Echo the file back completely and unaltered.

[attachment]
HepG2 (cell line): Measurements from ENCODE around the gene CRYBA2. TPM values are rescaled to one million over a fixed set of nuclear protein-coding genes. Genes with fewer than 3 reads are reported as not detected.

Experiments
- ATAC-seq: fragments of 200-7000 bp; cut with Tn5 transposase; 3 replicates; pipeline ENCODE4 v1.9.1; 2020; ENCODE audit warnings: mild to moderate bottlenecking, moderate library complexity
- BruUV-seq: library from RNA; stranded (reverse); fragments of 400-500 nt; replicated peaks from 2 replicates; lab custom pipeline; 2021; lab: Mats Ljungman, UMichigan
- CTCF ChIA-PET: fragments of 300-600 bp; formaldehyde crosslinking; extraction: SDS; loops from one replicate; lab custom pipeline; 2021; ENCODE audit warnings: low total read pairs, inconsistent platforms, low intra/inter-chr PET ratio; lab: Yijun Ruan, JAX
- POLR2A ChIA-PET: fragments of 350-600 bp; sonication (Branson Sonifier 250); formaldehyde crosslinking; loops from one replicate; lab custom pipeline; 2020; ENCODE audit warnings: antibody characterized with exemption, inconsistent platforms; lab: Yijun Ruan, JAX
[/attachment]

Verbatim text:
HepG2 (cell line): Measurements from ENCODE around the gene CRYBA2. TPM values are rescaled to one million over a fixed set of nuclear protein-coding genes. Genes with fewer than 3 reads are reported as not detected.

Experiments
- ATAC-seq: fragments of 200-7000 bp; cut with Tn5 transposase; 3 replicates; pipeline ENCODE4 v1.9.1; 2020; ENCODE audit warnings: mild to moderate bottlenecking, moderate library complexity
- BruUV-seq: library from RNA; stranded (reverse); fragments of 400-500 nt; replicated peaks from 2 replicates; lab custom pipeline; 2021; lab: Mats Ljungman, UMichigan
- CTCF ChIA-PET: fragments of 300-600 bp; formaldehyde crosslinking; extraction: SDS; loops from one replicate; lab custom pipeline; 2021; ENCODE audit warnings: low total read pairs, inconsistent platforms, low intra/inter-chr PET ratio; lab: Yijun Ruan, JAX
- POLR2A ChIA-PET: fragments of 350-600 bp; sonication (Branson Sonifier 250); formaldehyde crosslinking; loops from one replicate; lab custom pipeline; 2020; ENCODE audit warnings: antibody characterized with exemption, inconsistent platforms; lab: Yijun Ruan, JAX